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The Oxford English Literary History: Volume 2: 1350-1547: Reform and Cultural Revolution
The Oxford English Literary History is the new century's definitive account of a rich and diverse literary heritage that stretches back for a millennium and more. Each of these groundbreaking volumes offers a leading scholar's considered assessment of the authors, works, cultural traditions, events, and ideas that shaped the literary voices of their age....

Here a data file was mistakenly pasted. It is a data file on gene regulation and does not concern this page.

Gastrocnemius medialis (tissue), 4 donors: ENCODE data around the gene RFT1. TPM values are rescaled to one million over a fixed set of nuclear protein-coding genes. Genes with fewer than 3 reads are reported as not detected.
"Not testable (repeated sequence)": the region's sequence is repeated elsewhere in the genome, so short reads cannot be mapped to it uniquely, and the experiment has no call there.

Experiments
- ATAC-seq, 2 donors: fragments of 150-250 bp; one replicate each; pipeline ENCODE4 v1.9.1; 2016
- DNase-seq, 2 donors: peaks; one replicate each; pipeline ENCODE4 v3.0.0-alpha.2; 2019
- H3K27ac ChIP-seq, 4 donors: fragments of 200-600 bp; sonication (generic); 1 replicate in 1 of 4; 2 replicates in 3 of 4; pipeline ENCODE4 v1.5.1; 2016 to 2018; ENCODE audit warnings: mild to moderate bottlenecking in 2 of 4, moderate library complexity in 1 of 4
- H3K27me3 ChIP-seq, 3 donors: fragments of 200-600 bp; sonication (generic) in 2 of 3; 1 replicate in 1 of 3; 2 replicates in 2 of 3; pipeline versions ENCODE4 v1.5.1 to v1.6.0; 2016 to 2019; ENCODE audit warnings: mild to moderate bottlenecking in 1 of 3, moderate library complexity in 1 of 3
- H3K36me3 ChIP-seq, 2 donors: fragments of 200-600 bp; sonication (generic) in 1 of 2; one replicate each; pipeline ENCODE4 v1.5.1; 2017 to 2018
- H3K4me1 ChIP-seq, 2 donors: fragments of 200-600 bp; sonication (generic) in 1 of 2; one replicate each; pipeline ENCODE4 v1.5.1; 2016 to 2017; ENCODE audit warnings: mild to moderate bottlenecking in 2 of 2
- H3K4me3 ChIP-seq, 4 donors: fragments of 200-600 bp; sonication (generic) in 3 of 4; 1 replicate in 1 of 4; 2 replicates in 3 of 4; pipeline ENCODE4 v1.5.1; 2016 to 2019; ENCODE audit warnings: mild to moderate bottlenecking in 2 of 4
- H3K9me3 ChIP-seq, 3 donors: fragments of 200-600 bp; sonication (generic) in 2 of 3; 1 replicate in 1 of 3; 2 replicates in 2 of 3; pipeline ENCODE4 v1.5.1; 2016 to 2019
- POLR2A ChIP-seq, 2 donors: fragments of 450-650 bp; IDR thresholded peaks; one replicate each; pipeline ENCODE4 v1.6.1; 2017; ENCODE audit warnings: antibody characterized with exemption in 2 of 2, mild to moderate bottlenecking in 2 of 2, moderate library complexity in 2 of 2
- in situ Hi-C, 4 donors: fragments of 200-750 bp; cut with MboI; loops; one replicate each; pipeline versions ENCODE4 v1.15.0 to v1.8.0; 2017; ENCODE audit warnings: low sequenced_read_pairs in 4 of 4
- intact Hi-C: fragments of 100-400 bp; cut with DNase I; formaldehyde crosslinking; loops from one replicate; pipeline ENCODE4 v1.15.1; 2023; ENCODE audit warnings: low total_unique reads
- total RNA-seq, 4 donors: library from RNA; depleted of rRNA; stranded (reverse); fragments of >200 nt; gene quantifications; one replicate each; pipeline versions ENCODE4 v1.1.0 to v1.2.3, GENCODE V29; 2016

The Oxford English Literary History is the new century's definitive account of a rich and diverse literary heritage that stretches back for a millennium and more. Each of these groundbreaking volumes offers a leading scholar's considered assessment of the authors, works, cultural traditions, events, and ideas that shaped the literary voices of their age. The series will enlighten and inspire not only everyone studying, teaching, and researching in English Literature, but all serious readers. Overstepping traditional period divisions, this volume in the new Oxford English Literary History runs from 1350 to the death of Henry VIII. It thus spans the extraordinary burst of English literary writing in the reign of Richard II; powerful phases of fifteenth-century literature; and the cultural revolution provoked by the split with Rome. Although potent traditions praise both the "Reformation" and "Renaissance" as liberating movements, this book argues the reverse. Sixteenth-century centralization instead narrowed possibilities enjoyed by late medieval writers, whose work was energized by generic and stylistic diversity. From roughly 1350 a wide range of literary kinds flourished, in a wide range of dialects. Many of these texts can be described as a mixed commonwealth of styles and genres, such as Langland's Piers Plowman, Gower's Confessio Amantis, Chaucer's Canterbury Tales, the dramatic "mystery" cycles, and Malory's works. In the sixteenth century that stylistic variety gave way to a literary practice that prized coherence and unity above all. Some kinds of writing, especially romance, survived the cultural revolution. Others, such as Langland's attempt to reform the Church, the broadbased politics of Gower and Hoccleve, and the feminine visionary mode of Julian of Norwich, became untenable. For all its finely tuned classicism or Protestant energy, sixteenth-century writing--by figures such as Wyatt, Surrey, and the dramatist John Bale--emerges as the product of profoundly divided writers, torn between their commitment to the new order and their awareness of its painful, often destructive constraints.
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